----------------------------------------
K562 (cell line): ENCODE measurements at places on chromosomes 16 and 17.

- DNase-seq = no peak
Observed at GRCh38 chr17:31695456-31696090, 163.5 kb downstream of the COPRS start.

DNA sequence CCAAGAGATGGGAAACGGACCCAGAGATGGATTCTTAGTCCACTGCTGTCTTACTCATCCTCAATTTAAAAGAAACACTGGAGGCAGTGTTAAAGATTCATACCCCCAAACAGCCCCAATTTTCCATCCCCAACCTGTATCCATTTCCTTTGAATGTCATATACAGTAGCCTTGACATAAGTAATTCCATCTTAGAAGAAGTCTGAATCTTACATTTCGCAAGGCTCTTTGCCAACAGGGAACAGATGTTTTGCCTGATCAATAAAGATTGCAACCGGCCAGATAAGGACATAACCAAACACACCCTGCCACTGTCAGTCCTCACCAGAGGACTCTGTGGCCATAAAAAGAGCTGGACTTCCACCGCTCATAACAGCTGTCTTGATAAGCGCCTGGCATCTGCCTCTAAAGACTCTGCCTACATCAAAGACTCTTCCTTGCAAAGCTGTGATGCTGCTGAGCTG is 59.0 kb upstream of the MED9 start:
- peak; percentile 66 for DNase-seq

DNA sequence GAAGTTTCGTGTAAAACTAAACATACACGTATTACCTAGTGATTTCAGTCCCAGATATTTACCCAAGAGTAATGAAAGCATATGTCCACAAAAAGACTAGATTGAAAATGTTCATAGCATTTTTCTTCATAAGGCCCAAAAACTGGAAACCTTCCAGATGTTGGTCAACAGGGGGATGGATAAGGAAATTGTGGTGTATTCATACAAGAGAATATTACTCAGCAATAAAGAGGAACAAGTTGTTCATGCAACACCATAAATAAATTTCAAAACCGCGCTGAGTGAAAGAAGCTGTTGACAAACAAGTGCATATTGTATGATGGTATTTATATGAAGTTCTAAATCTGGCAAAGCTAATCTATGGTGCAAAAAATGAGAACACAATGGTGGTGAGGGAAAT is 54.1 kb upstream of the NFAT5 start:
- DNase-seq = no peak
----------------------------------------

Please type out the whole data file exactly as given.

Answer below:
K562 (cell line): ENCODE measurements at places on chromosomes 16 and 17.

- DNase-seq = no peak
Observed at GRCh38 chr17:31695456-31696090, 163.5 kb downstream of the COPRS start.

DNA sequence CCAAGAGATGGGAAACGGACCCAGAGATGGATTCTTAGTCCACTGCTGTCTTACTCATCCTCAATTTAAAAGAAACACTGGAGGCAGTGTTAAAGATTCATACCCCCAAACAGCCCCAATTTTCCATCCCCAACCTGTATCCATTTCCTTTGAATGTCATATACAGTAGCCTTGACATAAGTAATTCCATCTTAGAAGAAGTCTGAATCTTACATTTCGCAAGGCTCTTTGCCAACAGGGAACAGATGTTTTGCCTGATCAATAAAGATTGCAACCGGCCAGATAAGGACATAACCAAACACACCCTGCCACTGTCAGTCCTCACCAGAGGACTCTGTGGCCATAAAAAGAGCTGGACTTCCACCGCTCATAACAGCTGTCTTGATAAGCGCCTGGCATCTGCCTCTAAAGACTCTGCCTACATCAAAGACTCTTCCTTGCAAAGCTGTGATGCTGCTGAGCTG is 59.0 kb upstream of the MED9 start:
- peak; percentile 66 for DNase-seq

DNA sequence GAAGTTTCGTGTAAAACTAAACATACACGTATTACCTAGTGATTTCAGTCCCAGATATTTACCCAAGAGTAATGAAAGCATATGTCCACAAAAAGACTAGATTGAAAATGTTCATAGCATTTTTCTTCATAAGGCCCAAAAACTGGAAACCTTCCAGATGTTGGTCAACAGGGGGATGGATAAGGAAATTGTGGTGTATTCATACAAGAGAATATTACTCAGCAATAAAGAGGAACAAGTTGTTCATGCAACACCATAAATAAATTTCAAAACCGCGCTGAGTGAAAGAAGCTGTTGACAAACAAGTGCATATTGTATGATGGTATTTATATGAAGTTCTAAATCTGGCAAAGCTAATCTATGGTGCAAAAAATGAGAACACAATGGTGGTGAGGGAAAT is 54.1 kb upstream of the NFAT5 start:
- DNase-seq = no peak